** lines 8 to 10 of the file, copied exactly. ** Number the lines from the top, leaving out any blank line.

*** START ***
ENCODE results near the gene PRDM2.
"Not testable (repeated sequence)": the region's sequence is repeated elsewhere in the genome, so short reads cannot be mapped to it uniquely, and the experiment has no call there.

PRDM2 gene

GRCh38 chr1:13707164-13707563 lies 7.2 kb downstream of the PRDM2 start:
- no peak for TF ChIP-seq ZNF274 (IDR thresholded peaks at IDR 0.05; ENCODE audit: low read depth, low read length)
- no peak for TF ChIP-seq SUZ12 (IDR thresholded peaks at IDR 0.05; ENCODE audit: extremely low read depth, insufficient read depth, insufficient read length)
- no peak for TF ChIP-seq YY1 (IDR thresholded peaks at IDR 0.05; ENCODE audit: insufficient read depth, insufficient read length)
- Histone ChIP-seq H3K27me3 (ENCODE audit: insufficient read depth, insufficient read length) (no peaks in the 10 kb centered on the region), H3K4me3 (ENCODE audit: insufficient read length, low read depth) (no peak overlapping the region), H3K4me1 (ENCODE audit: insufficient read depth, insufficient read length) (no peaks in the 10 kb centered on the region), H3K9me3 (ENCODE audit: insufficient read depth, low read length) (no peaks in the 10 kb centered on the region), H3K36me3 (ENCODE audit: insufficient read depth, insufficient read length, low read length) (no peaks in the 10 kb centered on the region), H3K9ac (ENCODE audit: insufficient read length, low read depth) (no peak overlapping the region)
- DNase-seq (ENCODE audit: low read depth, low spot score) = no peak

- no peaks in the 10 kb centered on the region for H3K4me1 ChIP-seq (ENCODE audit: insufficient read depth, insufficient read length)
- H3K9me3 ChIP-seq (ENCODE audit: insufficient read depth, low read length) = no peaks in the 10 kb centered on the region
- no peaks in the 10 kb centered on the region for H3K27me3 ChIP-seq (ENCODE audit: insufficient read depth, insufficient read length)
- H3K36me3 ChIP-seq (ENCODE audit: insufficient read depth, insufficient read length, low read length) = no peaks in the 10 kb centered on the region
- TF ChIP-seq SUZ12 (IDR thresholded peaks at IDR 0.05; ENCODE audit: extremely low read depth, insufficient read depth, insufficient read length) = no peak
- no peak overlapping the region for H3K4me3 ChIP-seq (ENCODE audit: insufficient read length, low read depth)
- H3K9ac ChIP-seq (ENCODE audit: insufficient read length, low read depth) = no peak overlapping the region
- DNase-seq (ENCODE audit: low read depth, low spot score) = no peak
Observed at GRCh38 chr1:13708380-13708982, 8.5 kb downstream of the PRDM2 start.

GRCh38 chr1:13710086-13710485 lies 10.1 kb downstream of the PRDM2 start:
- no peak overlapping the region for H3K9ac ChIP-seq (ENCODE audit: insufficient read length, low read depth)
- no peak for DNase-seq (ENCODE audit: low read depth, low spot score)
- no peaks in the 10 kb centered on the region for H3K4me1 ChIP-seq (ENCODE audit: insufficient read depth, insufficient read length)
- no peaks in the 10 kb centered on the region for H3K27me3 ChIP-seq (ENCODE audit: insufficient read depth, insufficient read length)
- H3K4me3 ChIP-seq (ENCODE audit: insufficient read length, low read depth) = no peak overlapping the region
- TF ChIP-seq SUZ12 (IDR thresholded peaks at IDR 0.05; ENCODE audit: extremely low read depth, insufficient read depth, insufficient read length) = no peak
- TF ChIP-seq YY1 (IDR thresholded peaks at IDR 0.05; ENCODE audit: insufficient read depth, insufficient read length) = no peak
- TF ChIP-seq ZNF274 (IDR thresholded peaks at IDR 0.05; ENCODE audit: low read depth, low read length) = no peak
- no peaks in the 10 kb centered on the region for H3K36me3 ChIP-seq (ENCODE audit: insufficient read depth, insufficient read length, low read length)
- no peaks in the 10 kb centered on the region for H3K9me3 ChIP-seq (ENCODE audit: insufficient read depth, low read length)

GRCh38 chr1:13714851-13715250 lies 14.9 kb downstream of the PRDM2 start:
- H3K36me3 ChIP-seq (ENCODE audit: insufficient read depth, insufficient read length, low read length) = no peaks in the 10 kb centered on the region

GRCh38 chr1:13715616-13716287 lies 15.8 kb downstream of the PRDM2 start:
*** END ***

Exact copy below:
- Histone ChIP-seq H3K27me3 (ENCODE audit: insufficient read depth, insufficient read length) (no peaks in the 10 kb centered on the region), H3K4me3 (ENCODE audit: insufficient read length, low read depth) (no peak overlapping the region), H3K4me1 (ENCODE audit: insufficient read depth, insufficient read length) (no peaks in the 10 kb centered on the region), H3K9me3 (ENCODE audit: insufficient read depth, low read length) (no peaks in the 10 kb centered on the region), H3K36me3 (ENCODE audit: insufficient read depth, insufficient read length, low read length) (no peaks in the 10 kb centered on the region), H3K9ac (ENCODE audit: insufficient read length, low read depth) (no peak overlapping the region)
- DNase-seq (ENCODE audit: low read depth, low spot score) = no peak

- no peaks in the 10 kb centered on the region for H3K4me1 ChIP-seq (ENCODE audit: insufficient read depth, insufficient read length)